Consideration of eligibility for a loan in accordance with the Swiss Consumer Credit Act
Referring to the Swiss Consumer Credit Act, the client, supported by social services from his place of residence, argued that, prior to granting a consumer loan to a client, banks are obliged to check said client’s eligibility for a loan. The purpose of this review is to ensure that the client will be able to repay the loan within 36 months using the disposable (unseizable) portion of his or her income even if a longer loan term may have been agreed upon. The aim of this provision is to prevent the borrower from taking on excessive debt. The client also pointed out that a budget should be drawn up as part of reviewing a client’s eligibility for a loan. The disposable portion of income is determined under the terms of the directives on calculating the minimum survival income in force within the canton of residence of the client submitting the loan application. The client further stated that if the information provided by the applicant was incomplete, or if uncertainties emerged, the bank was obliged to complete this information or resolve these uncertainties by asking additional questions.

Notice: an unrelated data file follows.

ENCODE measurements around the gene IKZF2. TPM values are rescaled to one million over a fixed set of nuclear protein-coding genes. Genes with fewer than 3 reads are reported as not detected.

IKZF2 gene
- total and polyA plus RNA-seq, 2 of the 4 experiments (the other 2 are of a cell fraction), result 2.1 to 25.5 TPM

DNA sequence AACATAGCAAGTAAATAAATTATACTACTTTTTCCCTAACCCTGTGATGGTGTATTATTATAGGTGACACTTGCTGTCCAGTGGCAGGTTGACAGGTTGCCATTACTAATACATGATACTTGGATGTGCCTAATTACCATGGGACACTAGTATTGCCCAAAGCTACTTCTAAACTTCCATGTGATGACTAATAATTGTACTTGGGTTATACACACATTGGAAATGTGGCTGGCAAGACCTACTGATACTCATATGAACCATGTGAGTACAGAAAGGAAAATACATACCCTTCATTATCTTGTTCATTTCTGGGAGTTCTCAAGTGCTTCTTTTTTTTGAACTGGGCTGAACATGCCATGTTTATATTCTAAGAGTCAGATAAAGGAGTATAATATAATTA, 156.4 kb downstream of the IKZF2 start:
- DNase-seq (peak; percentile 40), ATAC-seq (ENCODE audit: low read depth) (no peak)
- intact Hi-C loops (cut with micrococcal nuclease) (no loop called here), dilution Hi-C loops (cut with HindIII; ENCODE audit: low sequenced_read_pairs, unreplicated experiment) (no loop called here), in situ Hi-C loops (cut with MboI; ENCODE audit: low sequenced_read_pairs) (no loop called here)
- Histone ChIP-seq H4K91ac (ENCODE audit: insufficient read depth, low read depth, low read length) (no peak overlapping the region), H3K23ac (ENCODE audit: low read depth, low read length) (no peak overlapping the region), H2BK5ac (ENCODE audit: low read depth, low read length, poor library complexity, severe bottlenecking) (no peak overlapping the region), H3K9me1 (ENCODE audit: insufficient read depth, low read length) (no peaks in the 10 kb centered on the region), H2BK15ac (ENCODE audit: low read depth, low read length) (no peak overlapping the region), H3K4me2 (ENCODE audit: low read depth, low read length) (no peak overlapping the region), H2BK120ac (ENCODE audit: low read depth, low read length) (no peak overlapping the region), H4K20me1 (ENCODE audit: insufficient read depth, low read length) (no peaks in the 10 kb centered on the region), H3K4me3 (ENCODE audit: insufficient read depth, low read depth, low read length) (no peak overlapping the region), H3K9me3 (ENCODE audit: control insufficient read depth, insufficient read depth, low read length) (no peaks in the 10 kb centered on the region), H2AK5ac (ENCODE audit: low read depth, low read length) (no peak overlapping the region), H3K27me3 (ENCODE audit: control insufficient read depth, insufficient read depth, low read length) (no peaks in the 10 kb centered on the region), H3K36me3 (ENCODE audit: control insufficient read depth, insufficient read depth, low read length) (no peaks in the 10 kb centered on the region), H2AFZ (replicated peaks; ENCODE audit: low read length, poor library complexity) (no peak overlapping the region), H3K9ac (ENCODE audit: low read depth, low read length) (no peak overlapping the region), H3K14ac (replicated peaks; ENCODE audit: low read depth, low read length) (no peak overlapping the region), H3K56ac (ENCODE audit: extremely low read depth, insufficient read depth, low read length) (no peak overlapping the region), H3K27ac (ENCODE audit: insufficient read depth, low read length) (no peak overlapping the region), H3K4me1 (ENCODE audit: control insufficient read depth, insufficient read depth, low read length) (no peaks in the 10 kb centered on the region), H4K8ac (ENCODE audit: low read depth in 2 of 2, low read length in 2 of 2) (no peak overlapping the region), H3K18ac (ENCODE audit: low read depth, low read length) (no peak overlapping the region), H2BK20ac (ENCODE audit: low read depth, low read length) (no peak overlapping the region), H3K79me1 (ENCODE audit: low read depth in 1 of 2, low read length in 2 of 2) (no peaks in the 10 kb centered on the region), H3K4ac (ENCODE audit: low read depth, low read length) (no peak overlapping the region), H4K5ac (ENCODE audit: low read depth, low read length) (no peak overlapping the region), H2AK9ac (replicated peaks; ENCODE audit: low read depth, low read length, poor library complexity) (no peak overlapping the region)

The client felt that, in his case, the bank had committed serious errors when drawing up the budget. On the one hand, it noted income that was too high and, on the other, it ignored, or did not allow sufficiently for, certain basic expenditures. The differences related in particular to the assumed income and the costs incurred by the client for travelling from home to work. The budget also did not take into account the additional costs associated with meals taken outside the home. Finally, the amount deducted for tax was not verifiable.
On the basis of a court ruling, the client also asserted that, to determine whether or not the loan could theoretically be repaid in 36 months using the disposable portion of his income, as provided for by law, then, in addition to the principal, all interest and charges incurred during the total loan term, set at 60 months, must also be considered. The amount thus obtained was higher than the total interest and charges actually incurred by the end of the theoretical 36-month term.